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Carcass mass has little influence on the structure of gravesoil microbial communities

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Abstract

Little is known about how variables, such as carcass mass, affect the succession pattern of microbes in soils during decomposition. To investigate the effects of carcass mass on the soil microbial community, soils associated with swine (Sus scrofa domesticus) carcasses of four different masses were sampled until the 15th day of decomposition during the month of June in a pasture near Lincoln, Nebraska. Soils underneath swine of 1, 20, 40, and 50 kg masses were investigated in triplicate, as well as control sites not associated with a carcass. Soil microbial communities were characterized by sequencing the archaeal, bacterial (16S), and eukaryotic (18S) rRNA genes in soil samples. We conclude that time of decomposition was a significant influence on the microbial community, but carcass mass was not. The gravesoil associated with 1 kg mass carcasses differs most compared to the gravesoil associated with other carcass masses. We also identify the 15 most abundant bacterial and eukaryotic taxa, and discuss changes in their abundance as carcass decomposition progressed. Finally, we show significant decreases in alpha diversity for carcasses of differing mass in pre-carcass rupture (days 0, 1, 2, 4, 5, and 6 postmortem) versus post-carcass rupture (days 9 and 15 postmortem) microbial communities.

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Acknowledgments

This research was funded by the Office of Justice Programs National Institute of Justice Award No. NIJ-2011-DN-BX-K533. SW was funded by the National Human Genome Research Institute Grant No. 3 R01 HG004872-03S2 and the National Institute of Health Grant No. 5 U01 HG004866-04. Research capacity at the Chaminade University of Honolulu was supported by NIH-BRIC P20MD006084. Sequence data are available at http://qiita.ucsd.edu/ under studies 1609 (16S) and 2378 (18S).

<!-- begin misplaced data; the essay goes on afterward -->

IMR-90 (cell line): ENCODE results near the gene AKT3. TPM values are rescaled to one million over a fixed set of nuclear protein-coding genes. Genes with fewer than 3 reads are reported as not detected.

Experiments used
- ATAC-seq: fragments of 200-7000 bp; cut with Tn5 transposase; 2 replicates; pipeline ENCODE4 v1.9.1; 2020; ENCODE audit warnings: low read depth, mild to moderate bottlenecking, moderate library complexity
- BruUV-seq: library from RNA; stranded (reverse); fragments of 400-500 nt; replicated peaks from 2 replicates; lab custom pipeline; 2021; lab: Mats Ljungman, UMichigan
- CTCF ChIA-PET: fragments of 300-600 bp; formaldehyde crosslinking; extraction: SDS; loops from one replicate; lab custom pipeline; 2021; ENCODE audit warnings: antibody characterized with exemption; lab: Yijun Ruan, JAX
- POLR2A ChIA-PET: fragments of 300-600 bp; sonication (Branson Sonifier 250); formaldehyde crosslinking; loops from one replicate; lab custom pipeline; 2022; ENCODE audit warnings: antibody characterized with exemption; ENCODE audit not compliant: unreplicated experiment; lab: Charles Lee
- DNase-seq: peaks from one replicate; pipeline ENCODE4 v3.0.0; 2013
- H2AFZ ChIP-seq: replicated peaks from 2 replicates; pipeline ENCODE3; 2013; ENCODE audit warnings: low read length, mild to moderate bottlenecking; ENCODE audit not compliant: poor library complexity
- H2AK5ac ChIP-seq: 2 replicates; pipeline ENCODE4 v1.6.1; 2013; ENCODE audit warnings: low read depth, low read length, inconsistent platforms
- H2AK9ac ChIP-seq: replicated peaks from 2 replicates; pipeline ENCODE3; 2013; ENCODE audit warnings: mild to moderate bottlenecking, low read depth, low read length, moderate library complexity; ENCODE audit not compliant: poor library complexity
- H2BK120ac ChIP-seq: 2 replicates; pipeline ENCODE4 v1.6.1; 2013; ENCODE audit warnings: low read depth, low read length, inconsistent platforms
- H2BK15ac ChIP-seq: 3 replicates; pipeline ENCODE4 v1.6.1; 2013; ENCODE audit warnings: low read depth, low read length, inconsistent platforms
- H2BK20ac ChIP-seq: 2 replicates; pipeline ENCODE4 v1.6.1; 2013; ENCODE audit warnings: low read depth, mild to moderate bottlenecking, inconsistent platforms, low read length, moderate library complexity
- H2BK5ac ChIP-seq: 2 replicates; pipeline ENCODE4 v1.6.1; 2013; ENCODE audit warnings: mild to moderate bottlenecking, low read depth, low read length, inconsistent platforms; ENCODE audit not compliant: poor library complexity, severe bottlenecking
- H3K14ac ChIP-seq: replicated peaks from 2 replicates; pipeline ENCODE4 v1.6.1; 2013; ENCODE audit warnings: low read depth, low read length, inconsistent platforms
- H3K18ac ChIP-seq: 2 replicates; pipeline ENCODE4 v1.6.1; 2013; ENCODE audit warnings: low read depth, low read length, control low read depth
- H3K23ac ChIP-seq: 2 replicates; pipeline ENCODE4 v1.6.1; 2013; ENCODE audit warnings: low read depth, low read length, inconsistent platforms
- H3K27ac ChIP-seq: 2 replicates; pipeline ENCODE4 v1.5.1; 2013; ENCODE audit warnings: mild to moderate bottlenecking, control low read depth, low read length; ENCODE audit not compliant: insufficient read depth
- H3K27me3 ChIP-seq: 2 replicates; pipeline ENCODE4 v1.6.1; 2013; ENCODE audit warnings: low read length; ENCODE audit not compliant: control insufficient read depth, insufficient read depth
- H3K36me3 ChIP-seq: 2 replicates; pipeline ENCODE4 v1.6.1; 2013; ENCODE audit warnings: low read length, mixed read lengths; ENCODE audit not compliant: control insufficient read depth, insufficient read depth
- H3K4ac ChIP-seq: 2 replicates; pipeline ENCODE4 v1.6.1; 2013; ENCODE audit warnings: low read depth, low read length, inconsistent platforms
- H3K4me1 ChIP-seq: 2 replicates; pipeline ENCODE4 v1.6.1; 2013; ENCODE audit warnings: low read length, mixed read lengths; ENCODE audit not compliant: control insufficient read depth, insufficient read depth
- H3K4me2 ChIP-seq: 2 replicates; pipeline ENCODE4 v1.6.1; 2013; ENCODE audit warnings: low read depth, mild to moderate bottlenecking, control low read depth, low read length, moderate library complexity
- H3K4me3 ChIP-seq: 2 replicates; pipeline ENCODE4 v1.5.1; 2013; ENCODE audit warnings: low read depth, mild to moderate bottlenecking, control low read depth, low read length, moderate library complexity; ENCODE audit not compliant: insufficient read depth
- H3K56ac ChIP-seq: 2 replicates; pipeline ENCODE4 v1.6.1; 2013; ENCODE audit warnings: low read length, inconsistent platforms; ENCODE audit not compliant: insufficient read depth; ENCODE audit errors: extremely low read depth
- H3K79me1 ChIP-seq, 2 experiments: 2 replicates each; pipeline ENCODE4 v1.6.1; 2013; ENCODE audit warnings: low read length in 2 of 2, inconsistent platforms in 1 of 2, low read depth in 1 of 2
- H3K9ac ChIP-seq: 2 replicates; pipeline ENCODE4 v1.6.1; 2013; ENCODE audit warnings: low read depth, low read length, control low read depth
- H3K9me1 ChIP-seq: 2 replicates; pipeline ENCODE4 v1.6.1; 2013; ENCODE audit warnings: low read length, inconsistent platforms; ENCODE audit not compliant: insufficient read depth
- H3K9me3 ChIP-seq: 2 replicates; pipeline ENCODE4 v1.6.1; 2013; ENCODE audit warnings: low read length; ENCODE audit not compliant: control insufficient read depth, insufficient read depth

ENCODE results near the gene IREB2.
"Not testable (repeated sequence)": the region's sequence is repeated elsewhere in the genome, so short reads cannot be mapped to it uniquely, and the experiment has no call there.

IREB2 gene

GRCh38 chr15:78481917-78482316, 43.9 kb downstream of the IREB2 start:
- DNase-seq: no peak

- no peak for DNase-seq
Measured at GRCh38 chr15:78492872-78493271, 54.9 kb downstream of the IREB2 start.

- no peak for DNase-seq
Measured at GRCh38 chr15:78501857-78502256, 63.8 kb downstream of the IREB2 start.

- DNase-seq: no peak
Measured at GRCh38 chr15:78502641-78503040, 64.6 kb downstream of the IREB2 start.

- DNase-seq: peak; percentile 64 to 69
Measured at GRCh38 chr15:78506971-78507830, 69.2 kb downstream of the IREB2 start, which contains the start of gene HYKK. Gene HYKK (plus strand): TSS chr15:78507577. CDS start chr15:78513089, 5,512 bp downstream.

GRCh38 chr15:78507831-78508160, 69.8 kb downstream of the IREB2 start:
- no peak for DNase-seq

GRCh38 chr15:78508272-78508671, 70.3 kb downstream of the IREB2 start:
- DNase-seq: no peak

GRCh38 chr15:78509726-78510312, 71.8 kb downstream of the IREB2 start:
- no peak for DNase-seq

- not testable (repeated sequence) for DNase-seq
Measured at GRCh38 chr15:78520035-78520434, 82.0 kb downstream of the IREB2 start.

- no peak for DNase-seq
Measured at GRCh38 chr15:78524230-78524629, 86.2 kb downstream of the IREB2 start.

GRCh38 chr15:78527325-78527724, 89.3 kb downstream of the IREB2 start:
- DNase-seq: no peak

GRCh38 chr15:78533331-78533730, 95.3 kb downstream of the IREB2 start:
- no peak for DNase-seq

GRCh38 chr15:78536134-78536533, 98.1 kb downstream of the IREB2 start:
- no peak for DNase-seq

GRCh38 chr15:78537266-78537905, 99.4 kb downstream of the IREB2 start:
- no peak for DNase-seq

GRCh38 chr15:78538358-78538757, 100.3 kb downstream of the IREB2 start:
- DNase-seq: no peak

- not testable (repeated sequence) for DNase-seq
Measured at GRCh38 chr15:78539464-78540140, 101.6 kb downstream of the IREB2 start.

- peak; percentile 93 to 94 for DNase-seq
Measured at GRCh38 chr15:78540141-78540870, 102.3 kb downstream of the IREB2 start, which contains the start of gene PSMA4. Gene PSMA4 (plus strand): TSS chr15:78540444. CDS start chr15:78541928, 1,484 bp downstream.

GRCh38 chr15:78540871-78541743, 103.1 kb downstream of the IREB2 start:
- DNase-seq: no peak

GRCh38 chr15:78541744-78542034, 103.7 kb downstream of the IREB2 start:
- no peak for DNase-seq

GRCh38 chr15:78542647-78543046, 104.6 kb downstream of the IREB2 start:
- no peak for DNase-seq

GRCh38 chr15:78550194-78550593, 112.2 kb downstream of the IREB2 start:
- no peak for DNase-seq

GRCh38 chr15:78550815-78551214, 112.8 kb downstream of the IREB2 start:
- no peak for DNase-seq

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Correspondence to Rob Knight.

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Fig 1S

Phylogenetic distance (PD) alpha diversity boxplots. This includes day 0, pre-carcass rupture (days 1, 2, 4, 5, and 6), and post-carcass rupture (days 9 and 15) gravesoils for carcasses of masses 1, 20, 40, and 50 kg. For example, label pre_1, signifies alpha diversity of pre-rupture 1 kg carcass gravesoils. Black squares indicate significant differences from the control soils. *p < 0.08 indicates possible weak significant difference between boxplots. Shannon diversity yielded similar results. a 16S and b 18S (GIF 81 kb)

High resolution image (EPS 1637 kb)

Table 1S

CSS-normalized weighted UniFrac type 1 sequential sums of squares PERMANOVA. The model y ∼ADD_time + mass was fit to control for differences in the number of replicates at each time point before assessing the effect of carcass mass on gravesoil microbial communities. The FDR procedure is Bonferroni correction. a 16S and b 18S (GIF 69 kb)

High resolution image (EPS 1188 kb)

Table 2S

Rarefied unweighted UniFrac type 1 sequential sums of squares PERMANOVA. The model y ∼ADD_time + NRN + mass was fit to control for differences in the number of replicates at each time point and the amount of released NRN before assessing the effect of carcass mass on gravesoil microbial communities. The FDR procedure is Bonferroni correction. a 16S and b 18S (GIF 82 kb)

High resolution image (EPS 1325 kb)

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Weiss, S., Carter, D.O., Metcalf, J.L. et al. Carcass mass has little influence on the structure of gravesoil microbial communities. Int J Legal Med 130, 253–263 (2016). https://doi.org/10.1007/s00414-015-1206-2

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